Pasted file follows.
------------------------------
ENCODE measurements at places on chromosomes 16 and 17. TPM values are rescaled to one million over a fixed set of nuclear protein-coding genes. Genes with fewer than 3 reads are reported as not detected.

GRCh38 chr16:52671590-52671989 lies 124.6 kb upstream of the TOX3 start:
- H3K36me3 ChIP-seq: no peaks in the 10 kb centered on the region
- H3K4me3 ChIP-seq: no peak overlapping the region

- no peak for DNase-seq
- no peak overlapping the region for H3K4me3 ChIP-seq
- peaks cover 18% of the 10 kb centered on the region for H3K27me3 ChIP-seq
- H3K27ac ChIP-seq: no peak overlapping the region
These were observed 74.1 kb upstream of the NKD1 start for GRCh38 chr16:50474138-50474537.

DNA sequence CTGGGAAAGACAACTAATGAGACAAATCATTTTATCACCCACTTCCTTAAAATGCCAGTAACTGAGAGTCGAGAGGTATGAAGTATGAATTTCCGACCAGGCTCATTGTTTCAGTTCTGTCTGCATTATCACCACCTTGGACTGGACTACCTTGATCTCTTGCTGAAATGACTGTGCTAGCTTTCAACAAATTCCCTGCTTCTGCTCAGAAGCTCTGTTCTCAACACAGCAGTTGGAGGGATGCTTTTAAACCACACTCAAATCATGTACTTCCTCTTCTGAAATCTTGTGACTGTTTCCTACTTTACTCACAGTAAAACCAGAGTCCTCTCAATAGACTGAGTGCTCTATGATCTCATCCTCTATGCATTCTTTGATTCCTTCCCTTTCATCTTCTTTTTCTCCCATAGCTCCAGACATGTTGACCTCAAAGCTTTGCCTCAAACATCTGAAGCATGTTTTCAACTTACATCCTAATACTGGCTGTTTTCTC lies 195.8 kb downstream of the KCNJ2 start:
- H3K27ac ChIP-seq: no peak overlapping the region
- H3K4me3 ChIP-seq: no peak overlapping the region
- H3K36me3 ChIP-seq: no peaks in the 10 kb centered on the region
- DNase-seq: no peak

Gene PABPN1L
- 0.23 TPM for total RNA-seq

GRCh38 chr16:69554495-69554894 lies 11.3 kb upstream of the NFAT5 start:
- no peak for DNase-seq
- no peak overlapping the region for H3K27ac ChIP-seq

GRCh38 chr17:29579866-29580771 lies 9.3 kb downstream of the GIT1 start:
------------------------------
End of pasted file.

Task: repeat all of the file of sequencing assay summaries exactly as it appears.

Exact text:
ENCODE measurements at places on chromosomes 16 and 17. TPM values are rescaled to one million over a fixed set of nuclear protein-coding genes. Genes with fewer than 3 reads are reported as not detected.

GRCh38 chr16:52671590-52671989 lies 124.6 kb upstream of the TOX3 start:
- H3K36me3 ChIP-seq: no peaks in the 10 kb centered on the region
- H3K4me3 ChIP-seq: no peak overlapping the region

- no peak for DNase-seq
- no peak overlapping the region for H3K4me3 ChIP-seq
- peaks cover 18% of the 10 kb centered on the region for H3K27me3 ChIP-seq
- H3K27ac ChIP-seq: no peak overlapping the region
These were observed 74.1 kb upstream of the NKD1 start for GRCh38 chr16:50474138-50474537.

DNA sequence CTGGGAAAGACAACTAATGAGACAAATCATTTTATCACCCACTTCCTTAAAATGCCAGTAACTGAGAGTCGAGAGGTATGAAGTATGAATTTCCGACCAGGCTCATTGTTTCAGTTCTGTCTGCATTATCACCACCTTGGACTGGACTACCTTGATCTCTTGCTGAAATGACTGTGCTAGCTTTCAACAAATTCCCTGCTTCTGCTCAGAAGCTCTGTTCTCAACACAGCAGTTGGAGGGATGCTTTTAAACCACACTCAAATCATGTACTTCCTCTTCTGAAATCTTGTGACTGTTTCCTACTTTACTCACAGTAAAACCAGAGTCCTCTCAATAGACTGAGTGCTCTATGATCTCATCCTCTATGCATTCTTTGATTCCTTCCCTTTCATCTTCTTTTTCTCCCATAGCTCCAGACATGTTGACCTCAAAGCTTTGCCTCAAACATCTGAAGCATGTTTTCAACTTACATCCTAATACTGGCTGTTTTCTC lies 195.8 kb downstream of the KCNJ2 start:
- H3K27ac ChIP-seq: no peak overlapping the region
- H3K4me3 ChIP-seq: no peak overlapping the region
- H3K36me3 ChIP-seq: no peaks in the 10 kb centered on the region
- DNase-seq: no peak

Gene PABPN1L
- 0.23 TPM for total RNA-seq

GRCh38 chr16:69554495-69554894 lies 11.3 kb upstream of the NFAT5 start:
- no peak for DNase-seq
- no peak overlapping the region for H3K27ac ChIP-seq

GRCh38 chr17:29579866-29580771 lies 9.3 kb downstream of the GIT1 start: